Tuesday, July 18, 2017

The deep irony in Betsy DeVos’s first speech on special education - The Washington Post

The deep irony in Betsy DeVos’s first speech on special education - The Washington Post:

The deep irony in Betsy DeVos’s first speech on special education



U.S. Education Secretary Betsy DeVos just gave her first major speech about special education — and it raised new questions about her understanding of the issues that students with disabilities face. Again, exactly six months after the first ones.
DeVos, a Michigan billionaire who has called traditional public schools a “dead end,” has had something of a troubled past in talking about this issue. At her confirmation hearing on Jan. 17, before the Senate Committee on Health, Education, Labor and Pensions, she answered a question about the Individuals with Disabilities Education Act (IDEA), indicating that she didn’t know it was a federal law that all states had to enforce.
IDEA requires public schools to provide a free and appropriate education to all students with disabilities, and in her response, she said that she thought it was up to the states to decide on IDEA enforcement. She was later asked if she was unaware that IDEA was a federal law, and she conceded, “I may have confused it.”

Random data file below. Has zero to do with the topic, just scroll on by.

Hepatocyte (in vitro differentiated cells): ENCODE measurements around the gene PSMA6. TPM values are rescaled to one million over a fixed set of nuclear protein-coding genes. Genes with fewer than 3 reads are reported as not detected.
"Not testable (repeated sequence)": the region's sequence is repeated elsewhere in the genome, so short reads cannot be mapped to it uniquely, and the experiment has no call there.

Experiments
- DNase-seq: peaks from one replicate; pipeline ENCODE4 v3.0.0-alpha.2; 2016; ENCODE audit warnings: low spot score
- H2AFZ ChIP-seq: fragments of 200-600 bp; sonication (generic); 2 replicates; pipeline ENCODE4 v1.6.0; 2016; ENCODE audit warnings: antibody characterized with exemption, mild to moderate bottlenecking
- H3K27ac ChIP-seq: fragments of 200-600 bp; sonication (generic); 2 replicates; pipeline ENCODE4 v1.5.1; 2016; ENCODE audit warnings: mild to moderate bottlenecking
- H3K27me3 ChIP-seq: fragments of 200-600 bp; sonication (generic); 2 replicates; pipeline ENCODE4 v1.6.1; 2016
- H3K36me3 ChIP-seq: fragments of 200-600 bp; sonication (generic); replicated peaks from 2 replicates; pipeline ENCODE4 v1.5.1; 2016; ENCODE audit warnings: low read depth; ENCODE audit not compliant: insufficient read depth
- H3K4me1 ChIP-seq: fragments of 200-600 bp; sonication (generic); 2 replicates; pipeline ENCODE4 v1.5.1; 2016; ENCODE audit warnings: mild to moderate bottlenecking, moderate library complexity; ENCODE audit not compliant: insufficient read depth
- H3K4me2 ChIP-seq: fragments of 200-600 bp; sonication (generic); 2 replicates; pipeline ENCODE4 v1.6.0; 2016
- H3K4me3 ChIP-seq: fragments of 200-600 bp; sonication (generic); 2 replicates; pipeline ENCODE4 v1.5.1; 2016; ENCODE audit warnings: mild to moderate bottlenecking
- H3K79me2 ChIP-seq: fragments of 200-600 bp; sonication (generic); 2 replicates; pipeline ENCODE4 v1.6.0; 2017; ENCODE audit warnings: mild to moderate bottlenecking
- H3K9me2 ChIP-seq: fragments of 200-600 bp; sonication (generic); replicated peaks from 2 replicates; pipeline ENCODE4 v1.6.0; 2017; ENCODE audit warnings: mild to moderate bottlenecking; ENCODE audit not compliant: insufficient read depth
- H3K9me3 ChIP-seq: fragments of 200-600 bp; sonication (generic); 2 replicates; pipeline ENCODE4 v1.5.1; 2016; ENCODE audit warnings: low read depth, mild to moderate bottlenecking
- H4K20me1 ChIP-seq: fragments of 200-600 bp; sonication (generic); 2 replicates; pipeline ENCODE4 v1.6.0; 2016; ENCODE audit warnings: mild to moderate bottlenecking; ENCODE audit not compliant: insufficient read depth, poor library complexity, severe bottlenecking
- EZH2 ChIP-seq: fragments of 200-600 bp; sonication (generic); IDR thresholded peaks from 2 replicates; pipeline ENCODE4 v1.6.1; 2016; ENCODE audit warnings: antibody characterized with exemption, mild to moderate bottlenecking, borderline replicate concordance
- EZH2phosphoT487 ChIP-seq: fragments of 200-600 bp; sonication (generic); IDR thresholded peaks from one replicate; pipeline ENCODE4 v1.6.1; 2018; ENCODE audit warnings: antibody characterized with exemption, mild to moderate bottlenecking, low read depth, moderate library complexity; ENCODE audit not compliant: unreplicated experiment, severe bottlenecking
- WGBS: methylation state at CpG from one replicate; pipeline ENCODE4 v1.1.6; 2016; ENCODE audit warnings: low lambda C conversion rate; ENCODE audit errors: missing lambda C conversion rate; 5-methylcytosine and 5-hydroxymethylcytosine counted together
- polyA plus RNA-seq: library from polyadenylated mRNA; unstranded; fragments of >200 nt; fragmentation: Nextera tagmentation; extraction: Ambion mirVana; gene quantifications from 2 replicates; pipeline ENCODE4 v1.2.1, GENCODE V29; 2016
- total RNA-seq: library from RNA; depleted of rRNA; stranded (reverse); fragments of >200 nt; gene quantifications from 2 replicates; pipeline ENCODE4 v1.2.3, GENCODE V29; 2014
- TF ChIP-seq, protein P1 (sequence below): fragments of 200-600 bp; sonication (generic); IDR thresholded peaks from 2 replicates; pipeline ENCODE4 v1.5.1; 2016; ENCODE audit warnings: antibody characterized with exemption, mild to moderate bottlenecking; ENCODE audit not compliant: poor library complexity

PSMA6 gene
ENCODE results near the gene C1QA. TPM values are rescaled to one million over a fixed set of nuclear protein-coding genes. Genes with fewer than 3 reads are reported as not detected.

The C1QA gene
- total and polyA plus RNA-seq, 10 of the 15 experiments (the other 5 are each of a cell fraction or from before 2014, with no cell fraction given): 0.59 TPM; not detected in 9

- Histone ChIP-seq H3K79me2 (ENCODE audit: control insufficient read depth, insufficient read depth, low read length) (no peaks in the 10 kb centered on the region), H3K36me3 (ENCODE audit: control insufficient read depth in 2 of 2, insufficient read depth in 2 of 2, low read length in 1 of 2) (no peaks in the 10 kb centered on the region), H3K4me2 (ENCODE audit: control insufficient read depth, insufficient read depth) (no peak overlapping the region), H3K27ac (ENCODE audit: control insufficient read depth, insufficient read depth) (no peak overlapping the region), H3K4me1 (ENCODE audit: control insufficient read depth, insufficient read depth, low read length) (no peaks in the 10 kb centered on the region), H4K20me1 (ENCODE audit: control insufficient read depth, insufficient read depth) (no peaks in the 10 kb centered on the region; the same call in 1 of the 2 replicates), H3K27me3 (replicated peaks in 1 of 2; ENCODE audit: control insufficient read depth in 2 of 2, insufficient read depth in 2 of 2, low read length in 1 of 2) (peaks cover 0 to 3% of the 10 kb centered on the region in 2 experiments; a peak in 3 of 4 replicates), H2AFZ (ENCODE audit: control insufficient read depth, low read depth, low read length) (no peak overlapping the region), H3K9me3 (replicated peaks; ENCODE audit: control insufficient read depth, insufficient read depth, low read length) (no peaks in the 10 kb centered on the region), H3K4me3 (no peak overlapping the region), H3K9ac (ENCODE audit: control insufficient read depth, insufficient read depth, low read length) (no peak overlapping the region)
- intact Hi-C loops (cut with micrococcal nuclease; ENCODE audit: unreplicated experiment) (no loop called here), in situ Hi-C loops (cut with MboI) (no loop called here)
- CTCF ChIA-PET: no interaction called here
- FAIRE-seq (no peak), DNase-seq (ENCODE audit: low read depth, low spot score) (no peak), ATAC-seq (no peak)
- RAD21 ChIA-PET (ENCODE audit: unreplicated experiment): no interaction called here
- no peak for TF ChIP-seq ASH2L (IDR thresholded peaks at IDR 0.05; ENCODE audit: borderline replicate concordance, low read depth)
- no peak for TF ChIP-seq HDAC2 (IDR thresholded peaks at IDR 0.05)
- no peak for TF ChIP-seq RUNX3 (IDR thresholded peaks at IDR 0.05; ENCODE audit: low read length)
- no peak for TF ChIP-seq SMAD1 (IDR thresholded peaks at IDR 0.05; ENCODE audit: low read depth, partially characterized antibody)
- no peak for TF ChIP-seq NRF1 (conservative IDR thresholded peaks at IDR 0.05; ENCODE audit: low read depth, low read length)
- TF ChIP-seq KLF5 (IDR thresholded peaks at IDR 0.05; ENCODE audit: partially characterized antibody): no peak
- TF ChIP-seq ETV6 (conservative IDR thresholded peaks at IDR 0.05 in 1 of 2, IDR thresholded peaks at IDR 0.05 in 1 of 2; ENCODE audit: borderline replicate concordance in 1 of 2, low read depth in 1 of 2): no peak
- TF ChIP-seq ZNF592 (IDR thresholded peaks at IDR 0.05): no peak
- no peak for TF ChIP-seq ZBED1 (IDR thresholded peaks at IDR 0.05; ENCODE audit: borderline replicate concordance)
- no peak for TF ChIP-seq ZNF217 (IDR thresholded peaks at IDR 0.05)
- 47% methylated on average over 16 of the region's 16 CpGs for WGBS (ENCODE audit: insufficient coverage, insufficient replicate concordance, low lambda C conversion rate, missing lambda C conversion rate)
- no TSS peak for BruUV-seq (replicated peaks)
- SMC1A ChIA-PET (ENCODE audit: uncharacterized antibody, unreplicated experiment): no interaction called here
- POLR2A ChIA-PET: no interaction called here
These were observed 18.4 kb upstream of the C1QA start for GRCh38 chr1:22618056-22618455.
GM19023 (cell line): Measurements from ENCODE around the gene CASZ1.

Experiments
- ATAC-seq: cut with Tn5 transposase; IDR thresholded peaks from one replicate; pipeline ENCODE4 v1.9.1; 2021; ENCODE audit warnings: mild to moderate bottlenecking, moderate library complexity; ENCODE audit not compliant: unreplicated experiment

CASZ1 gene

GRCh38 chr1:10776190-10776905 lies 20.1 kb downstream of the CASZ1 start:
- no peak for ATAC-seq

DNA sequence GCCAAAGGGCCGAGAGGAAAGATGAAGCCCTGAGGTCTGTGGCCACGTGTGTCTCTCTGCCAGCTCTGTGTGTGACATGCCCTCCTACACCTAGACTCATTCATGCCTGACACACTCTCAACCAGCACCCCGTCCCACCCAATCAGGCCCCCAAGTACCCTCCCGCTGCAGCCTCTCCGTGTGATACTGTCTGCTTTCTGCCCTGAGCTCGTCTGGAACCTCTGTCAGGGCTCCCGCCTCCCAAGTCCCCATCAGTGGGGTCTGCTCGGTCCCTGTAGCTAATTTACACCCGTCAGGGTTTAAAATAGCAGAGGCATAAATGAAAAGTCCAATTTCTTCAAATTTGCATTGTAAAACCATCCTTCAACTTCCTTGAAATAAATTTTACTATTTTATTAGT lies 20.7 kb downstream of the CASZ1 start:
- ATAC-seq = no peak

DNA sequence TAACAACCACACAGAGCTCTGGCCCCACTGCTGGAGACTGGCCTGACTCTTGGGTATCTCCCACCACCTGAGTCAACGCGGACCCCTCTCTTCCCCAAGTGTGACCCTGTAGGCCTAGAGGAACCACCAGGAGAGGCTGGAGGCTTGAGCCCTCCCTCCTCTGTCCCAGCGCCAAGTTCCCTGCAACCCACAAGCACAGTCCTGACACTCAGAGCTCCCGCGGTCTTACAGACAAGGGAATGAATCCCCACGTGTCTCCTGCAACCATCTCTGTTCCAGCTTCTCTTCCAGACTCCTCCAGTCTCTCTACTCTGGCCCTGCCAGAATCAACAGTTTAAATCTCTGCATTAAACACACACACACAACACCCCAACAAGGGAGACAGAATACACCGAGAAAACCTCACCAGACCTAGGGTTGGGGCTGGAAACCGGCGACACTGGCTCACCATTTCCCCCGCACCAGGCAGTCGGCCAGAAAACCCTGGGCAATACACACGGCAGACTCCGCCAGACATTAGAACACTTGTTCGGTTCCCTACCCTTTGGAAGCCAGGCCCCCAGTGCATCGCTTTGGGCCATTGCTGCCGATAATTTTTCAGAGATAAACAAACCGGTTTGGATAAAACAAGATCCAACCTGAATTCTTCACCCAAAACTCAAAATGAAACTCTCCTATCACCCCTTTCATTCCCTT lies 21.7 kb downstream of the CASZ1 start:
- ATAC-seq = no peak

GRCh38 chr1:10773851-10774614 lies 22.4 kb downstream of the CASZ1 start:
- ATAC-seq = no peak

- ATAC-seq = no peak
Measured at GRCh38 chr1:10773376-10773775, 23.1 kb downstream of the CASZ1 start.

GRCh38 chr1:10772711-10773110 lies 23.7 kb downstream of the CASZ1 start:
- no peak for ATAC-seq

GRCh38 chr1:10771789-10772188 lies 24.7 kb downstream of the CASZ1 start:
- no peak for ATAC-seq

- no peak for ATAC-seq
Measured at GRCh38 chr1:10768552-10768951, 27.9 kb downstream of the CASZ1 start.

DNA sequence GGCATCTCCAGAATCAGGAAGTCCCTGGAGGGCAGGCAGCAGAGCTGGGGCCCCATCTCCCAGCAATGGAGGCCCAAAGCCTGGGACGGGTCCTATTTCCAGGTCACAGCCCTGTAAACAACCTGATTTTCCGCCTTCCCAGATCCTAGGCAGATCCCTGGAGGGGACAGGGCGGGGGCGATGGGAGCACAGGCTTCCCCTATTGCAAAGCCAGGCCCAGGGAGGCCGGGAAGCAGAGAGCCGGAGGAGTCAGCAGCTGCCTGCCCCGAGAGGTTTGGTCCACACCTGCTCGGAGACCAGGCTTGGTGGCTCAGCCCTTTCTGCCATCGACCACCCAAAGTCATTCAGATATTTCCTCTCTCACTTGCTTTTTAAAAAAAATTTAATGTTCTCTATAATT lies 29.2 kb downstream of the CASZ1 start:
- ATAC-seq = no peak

Then in a letter to supposedly clarify her perplexing comment at that hearing, she said she knows IDEA is a federal law and said she wants to provide students with disabilities more educational opportunities, which is in line with her antiabortion agenda.  But in that letter, rather than talk about how traditional public school districts can improve their offerings for these children, she praised a voucher program in Ohio that allows eligible families of special needs students to use public funds to attend a private school. What she didn’t mention, however, was that the program — as well as most other voucher programs  — requires participating families to agree to give up special education due-process rights they are given under IDEA.
At that time, Denise Marshall, executive director of the Council of Parent Attorneys and Advocates (COPAA) issued a statement that said in part:
It’s clear that Betsy DeVos is not, nor has ever been an advocate for children with disabilities. The fact that she didn’t understand the basics about education concepts or the three essential federal education laws is embarrassing and her lack of knowledge on the Individuals with Disabilities Education Act (IDEA) is appalling. We are alarmingly concerned. Furthermore, she advocates for vouchers writ large — as if they can solve every family’s dilemma.

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